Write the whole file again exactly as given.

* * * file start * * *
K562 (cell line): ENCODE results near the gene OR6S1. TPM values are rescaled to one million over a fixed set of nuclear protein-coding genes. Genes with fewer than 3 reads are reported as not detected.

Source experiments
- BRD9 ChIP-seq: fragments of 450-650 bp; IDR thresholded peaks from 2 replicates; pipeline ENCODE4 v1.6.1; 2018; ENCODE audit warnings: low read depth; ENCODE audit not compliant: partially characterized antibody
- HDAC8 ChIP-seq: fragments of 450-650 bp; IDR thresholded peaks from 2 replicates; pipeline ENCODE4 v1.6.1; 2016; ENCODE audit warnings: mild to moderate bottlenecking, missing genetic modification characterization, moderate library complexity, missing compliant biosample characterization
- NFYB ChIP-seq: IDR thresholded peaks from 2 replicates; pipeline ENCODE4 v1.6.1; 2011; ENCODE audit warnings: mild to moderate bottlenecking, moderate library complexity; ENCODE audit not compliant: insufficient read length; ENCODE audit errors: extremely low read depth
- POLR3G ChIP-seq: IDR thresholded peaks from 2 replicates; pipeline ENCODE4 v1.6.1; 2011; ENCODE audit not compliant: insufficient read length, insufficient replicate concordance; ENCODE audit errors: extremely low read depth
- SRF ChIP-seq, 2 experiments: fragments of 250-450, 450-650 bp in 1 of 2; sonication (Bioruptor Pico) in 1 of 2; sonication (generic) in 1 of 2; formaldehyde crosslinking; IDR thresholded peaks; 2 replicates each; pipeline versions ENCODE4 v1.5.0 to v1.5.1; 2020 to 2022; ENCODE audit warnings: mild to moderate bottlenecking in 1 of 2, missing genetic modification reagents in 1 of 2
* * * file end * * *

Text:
K562 (cell line): ENCODE results near the gene OR6S1. TPM values are rescaled to one million over a fixed set of nuclear protein-coding genes. Genes with fewer than 3 reads are reported as not detected.

Source experiments
- BRD9 ChIP-seq: fragments of 450-650 bp; IDR thresholded peaks from 2 replicates; pipeline ENCODE4 v1.6.1; 2018; ENCODE audit warnings: low read depth; ENCODE audit not compliant: partially characterized antibody
- HDAC8 ChIP-seq: fragments of 450-650 bp; IDR thresholded peaks from 2 replicates; pipeline ENCODE4 v1.6.1; 2016; ENCODE audit warnings: mild to moderate bottlenecking, missing genetic modification characterization, moderate library complexity, missing compliant biosample characterization
- NFYB ChIP-seq: IDR thresholded peaks from 2 replicates; pipeline ENCODE4 v1.6.1; 2011; ENCODE audit warnings: mild to moderate bottlenecking, moderate library complexity; ENCODE audit not compliant: insufficient read length; ENCODE audit errors: extremely low read depth
- POLR3G ChIP-seq: IDR thresholded peaks from 2 replicates; pipeline ENCODE4 v1.6.1; 2011; ENCODE audit not compliant: insufficient read length, insufficient replicate concordance; ENCODE audit errors: extremely low read depth
- SRF ChIP-seq, 2 experiments: fragments of 250-450, 450-650 bp in 1 of 2; sonication (Bioruptor Pico) in 1 of 2; sonication (generic) in 1 of 2; formaldehyde crosslinking; IDR thresholded peaks; 2 replicates each; pipeline versions ENCODE4 v1.5.0 to v1.5.1; 2020 to 2022; ENCODE audit warnings: mild to moderate bottlenecking in 1 of 2, missing genetic modification reagents in 1 of 2